The effects of chronic naltrexone treatment on lateral hypothalamic self-stimulation, stimulation-escape, and stimulation-induced feeding
This work investigates the role of endogenous opioids in three behaviors induced by lateral hypothalamic (LH) stimulation: reward, escape and feeding.
Studies addressing the issue of whether LH stimulation reward is mediated by endogenous opioids have thus far failed to produce conclusive results. These studies, using the broad-spectrum opioid receptor antagonists naloxone (NAL) and naltrexone (NTX), have invariably suffered from high between-subjects variability. We report a set of experiments that elucidate the nature of this variability using opioid receptor unregulation and supersensitivity to endogenous opioid peptides induced by chronic NTX treatment.
Results indicate that electrode placement within the LH, a previously uncontrolled variable, determines the extent to which LH self-stimulation (SS) is mediated by opioid mechanisms. Following chronic NTX treatment, SS is potentiated only at electrode placements that do not support stimulation-escape (SE); these placements lie caudally within the LH. At rostrally located electrodes that do support SE, neither SS nor SE are altered. An ancillary experiment using acute NTX showed a similar dependence of NTX effects on electrode placement and suggested the presence of an opioid mechanism inhibitory to reward. This mechanism appears to be activated only by stimulation at mid-hypothalamic (tuberal) levels.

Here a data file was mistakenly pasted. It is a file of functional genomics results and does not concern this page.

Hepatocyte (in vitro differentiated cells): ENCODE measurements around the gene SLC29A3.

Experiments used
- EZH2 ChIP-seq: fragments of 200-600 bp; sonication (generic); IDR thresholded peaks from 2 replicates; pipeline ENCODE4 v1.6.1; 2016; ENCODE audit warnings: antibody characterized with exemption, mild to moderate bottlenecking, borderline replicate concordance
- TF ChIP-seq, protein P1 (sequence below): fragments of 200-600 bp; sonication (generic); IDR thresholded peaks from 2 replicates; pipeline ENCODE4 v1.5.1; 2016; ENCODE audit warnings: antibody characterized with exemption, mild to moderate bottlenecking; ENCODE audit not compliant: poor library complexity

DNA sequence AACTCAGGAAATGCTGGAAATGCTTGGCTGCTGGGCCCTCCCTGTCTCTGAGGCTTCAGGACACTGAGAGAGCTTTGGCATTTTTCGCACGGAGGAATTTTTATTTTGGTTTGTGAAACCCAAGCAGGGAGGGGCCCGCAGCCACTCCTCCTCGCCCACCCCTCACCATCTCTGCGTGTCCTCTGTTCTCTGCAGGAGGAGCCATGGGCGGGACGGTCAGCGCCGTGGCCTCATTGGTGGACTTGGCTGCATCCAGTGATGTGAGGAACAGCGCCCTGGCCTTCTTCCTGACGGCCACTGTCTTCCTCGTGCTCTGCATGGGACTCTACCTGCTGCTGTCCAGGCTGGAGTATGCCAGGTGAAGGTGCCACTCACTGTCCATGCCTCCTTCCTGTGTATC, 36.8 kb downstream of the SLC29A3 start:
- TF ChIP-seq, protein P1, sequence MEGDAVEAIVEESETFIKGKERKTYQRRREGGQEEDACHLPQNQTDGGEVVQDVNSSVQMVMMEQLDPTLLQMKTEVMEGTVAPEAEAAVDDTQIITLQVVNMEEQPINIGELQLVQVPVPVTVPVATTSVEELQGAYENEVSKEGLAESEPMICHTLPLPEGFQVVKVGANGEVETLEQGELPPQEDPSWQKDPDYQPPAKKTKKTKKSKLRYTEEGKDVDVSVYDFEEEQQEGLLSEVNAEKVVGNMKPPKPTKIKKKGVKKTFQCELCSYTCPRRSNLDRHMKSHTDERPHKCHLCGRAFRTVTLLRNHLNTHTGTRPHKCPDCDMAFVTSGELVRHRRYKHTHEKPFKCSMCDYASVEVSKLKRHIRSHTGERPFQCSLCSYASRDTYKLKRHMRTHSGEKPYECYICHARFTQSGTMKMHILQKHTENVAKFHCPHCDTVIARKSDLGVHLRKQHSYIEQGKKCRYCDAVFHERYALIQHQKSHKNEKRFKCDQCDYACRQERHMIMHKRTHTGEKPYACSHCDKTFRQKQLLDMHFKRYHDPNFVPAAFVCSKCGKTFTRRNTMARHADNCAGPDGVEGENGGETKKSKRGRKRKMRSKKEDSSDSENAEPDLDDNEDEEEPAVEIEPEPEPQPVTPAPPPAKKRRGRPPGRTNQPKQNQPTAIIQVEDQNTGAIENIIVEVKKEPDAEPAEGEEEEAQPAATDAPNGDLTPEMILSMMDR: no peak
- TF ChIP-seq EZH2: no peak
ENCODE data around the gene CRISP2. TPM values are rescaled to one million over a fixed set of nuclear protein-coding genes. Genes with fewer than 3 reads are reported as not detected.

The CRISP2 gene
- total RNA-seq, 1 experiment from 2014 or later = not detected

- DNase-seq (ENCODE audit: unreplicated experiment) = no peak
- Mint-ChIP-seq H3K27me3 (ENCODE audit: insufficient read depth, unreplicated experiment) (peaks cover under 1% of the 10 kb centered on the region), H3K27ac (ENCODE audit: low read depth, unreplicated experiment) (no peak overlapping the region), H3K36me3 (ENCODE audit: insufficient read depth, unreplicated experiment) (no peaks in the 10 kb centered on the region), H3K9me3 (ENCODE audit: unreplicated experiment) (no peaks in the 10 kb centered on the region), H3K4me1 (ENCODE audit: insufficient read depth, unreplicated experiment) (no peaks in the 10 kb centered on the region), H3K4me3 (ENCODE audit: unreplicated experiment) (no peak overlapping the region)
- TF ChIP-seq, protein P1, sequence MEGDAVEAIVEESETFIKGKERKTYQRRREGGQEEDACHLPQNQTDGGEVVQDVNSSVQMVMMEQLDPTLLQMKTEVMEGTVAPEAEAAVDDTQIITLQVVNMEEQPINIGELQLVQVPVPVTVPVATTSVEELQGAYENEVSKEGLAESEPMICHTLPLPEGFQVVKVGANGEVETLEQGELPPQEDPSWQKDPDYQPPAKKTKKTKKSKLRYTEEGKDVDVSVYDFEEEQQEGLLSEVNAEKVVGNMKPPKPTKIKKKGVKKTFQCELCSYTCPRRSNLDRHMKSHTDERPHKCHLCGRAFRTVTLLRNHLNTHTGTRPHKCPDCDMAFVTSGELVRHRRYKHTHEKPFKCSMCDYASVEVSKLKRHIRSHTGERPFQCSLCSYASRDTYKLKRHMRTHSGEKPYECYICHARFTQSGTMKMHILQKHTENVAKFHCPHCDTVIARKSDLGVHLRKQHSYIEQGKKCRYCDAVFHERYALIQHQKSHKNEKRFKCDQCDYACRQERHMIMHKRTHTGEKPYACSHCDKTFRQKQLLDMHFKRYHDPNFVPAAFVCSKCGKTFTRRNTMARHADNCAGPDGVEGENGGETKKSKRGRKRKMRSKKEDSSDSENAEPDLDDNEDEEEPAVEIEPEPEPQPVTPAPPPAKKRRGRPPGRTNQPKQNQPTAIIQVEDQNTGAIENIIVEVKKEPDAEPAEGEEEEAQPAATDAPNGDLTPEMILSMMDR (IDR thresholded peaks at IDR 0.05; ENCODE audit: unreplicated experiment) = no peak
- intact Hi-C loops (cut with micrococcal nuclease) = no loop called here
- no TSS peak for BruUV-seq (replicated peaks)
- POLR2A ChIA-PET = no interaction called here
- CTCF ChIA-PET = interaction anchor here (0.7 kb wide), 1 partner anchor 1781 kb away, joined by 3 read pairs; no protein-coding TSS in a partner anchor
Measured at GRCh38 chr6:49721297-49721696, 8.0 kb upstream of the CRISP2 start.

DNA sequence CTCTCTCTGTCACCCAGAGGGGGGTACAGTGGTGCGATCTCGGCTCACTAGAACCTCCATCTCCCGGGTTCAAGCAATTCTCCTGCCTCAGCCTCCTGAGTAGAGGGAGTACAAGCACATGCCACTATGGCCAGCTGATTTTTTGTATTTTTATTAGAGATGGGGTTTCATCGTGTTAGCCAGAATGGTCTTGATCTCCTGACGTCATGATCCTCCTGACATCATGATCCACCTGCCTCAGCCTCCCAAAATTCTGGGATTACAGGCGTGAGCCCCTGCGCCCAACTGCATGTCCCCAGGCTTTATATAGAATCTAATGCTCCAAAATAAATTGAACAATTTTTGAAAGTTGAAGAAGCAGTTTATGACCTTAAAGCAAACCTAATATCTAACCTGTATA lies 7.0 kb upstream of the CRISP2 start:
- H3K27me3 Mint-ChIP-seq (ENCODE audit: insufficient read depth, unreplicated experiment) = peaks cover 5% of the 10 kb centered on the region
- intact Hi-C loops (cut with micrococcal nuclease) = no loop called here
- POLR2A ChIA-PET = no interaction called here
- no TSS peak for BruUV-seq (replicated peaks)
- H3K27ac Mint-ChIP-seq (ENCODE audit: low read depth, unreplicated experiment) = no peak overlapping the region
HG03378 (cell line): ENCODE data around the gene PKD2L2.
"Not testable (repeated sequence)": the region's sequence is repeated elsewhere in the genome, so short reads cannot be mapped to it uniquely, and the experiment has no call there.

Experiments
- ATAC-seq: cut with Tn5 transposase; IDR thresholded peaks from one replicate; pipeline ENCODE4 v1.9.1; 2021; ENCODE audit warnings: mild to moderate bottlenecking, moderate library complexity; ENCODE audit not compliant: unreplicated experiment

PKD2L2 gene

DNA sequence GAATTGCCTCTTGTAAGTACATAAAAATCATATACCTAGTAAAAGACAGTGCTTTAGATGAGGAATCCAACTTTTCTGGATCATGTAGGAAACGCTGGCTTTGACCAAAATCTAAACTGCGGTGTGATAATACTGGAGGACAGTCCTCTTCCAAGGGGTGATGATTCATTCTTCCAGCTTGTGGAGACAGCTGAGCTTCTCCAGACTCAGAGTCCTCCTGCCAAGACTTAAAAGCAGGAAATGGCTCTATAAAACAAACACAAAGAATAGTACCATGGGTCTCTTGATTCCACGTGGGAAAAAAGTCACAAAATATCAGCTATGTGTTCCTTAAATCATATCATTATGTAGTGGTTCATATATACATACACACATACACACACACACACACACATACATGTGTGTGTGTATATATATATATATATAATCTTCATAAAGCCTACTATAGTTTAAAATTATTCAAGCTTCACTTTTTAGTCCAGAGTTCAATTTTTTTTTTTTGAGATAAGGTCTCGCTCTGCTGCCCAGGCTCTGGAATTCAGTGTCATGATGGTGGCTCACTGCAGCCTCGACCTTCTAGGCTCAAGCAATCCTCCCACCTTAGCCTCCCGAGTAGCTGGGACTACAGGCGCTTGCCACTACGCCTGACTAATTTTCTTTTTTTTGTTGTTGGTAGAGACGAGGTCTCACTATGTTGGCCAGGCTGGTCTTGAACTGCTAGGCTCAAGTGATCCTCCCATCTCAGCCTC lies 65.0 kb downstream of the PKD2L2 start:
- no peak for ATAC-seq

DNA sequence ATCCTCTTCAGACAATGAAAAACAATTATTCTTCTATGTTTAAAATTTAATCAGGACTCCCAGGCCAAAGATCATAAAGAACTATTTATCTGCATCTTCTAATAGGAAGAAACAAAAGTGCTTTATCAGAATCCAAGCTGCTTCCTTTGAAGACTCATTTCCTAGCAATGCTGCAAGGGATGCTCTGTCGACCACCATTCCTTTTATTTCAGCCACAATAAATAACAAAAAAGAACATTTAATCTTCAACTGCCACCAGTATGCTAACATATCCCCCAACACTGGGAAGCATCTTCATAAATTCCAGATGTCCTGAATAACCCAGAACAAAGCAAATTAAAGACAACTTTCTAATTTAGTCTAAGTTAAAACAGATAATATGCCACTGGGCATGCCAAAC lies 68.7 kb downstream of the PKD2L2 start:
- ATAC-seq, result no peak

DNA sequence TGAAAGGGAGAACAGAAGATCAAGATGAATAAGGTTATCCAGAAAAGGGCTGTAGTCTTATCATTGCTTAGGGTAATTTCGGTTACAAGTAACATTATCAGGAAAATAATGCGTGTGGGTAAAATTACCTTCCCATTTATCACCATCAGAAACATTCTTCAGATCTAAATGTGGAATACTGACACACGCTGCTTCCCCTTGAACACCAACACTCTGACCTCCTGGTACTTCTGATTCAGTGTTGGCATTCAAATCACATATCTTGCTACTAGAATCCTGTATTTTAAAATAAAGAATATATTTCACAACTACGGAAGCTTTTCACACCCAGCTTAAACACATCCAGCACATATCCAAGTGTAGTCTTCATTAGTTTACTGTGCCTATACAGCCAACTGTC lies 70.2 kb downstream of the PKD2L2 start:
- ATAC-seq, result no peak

Past studies have shown that LH stimulation-induced feeding (SIF) is clearly mediated by endogenous opioids since it is inhibited by systematically applied NAL and NTX, and facilitated by systematically applied opioid agonists. However, consequent to chronic NTX treatment, we observed an increase in SIF thresholds relative to baseline levels. It is proposed that this response is effected at the periaqueductal gray or peripherally, since opioid agonists acting locally within these regions disrupt LH SIF. Our findings suggest that there exists an opioid mechanism that is inhibitory to feeding.